Does History Alive devote as many pages in its publications to Christianity or to Judaism, the religion which gave monotheism to the world, and from which Christianity, Islam and the Bahá'í Faith were derived? From History Textbooks Unbalanced in Presenting Islam:
Modern textbooks shy away from presenting a positive picture of Christianity and Judaism as important influences in molding America. Thanks to multicultural activism, that caution does not hold for the way many history textbooks now present Islam. History Alive: the Medieval World and Beyond, a middle-school text adopted by California for statewide use, offers a decidedly unbalanced characterization of jihad, a concept invoked by radical Islamists as a rationale for warring against Americans.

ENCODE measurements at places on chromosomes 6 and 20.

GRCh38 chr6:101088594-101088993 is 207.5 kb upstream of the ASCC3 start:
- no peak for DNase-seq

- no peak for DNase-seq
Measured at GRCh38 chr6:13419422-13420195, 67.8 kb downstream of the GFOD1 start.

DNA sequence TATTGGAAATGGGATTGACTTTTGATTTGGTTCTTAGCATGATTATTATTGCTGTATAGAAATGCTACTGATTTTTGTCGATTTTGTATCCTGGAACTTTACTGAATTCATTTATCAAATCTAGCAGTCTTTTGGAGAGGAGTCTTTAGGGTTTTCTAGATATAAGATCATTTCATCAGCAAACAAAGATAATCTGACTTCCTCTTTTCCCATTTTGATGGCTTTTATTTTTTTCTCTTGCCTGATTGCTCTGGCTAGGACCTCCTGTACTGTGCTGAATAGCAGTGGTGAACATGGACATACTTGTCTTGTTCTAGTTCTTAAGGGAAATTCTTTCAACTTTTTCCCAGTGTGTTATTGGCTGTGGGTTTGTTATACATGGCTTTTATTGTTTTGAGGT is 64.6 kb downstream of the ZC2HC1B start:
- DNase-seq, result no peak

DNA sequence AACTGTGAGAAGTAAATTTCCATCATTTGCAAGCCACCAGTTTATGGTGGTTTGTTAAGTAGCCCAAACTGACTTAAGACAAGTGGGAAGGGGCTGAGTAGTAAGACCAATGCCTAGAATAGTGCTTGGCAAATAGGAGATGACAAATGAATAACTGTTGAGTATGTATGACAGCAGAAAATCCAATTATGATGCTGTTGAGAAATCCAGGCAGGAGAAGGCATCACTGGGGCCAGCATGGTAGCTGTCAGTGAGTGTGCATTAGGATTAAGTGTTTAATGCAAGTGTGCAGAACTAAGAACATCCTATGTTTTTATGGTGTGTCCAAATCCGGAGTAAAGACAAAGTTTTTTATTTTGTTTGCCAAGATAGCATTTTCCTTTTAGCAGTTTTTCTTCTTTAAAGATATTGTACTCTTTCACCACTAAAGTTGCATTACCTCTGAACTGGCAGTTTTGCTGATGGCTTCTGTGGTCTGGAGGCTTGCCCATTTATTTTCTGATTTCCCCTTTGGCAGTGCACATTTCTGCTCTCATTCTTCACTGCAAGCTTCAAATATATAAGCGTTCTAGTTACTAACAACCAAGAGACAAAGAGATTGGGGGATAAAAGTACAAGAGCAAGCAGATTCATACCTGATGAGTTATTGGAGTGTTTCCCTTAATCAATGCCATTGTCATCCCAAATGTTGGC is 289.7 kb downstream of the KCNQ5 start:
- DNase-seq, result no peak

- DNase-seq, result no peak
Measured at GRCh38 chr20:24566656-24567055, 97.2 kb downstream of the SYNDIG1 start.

"Jihad represents the human struggle to overcome difficulties and to do things that would be pleasing to God," the textbook asserts. "Muslims strive to respond positively to personal difficulties as well as worldly challenges. For instance, they might work to become better people, reform society, or correct injustice."
History Alive devotes five chapters, 62 pages, to putative accomplishments of Islam, complete with an entire chapter on such teachings as the Five Pillars of Faith, lavishly illustrated.